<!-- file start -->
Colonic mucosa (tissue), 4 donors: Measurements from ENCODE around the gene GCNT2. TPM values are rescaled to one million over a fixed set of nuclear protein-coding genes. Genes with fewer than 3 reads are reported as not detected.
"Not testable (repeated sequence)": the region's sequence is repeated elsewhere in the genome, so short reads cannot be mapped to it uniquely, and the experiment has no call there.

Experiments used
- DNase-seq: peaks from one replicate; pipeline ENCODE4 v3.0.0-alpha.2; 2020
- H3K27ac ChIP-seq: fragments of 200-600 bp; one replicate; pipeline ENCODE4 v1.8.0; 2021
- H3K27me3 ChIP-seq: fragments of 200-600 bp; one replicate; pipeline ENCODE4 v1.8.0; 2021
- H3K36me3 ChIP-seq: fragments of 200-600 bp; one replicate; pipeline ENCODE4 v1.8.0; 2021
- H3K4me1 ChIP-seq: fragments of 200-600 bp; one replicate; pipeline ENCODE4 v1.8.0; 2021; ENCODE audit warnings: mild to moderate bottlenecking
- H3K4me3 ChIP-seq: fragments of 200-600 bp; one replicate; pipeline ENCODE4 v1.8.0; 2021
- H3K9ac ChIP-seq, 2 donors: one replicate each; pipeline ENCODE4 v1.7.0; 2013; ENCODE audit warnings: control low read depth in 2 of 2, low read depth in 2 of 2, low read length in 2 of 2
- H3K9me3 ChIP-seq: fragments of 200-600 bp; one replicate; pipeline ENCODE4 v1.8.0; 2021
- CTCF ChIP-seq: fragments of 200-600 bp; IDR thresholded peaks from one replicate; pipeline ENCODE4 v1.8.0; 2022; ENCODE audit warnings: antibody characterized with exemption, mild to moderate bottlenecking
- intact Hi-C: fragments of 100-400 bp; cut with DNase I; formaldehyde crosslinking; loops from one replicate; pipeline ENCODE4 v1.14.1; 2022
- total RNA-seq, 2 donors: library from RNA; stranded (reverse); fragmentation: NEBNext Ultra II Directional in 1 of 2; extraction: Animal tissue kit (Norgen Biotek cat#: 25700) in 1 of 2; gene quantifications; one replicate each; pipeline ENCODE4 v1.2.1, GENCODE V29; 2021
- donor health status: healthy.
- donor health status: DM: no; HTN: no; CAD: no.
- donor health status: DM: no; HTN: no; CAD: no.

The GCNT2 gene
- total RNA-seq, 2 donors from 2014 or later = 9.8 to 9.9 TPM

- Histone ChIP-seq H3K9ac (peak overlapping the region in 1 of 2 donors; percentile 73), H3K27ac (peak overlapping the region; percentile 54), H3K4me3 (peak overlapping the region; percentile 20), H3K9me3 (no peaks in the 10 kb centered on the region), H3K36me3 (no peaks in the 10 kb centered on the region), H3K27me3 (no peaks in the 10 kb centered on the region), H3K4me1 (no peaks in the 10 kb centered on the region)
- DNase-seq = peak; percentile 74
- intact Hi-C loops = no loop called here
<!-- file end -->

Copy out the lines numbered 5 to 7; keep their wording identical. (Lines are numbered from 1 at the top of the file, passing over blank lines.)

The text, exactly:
- H3K27ac ChIP-seq: fragments of 200-600 bp; one replicate; pipeline ENCODE4 v1.8.0; 2021
- H3K27me3 ChIP-seq: fragments of 200-600 bp; one replicate; pipeline ENCODE4 v1.8.0; 2021
- H3K36me3 ChIP-seq: fragments of 200-600 bp; one replicate; pipeline ENCODE4 v1.8.0; 2021